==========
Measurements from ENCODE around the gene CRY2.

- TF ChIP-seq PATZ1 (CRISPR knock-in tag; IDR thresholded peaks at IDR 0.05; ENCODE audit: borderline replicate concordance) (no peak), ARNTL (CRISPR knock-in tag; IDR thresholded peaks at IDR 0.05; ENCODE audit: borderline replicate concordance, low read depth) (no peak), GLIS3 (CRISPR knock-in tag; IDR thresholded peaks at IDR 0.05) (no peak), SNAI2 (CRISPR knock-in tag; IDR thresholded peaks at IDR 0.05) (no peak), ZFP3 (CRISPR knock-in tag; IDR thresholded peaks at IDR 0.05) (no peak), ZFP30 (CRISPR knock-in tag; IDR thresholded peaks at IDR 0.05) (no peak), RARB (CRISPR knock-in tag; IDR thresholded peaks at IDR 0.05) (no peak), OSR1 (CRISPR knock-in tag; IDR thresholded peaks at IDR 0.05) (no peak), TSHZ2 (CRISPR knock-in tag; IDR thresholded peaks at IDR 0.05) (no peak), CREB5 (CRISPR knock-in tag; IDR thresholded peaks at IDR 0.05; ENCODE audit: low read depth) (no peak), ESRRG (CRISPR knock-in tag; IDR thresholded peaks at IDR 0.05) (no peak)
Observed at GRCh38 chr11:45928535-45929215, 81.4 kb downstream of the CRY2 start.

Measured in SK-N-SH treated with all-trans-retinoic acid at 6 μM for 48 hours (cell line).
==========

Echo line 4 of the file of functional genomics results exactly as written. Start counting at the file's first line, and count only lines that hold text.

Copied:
Measured in SK-N-SH treated with all-trans-retinoic acid at 6 μM for 48 hours (cell line).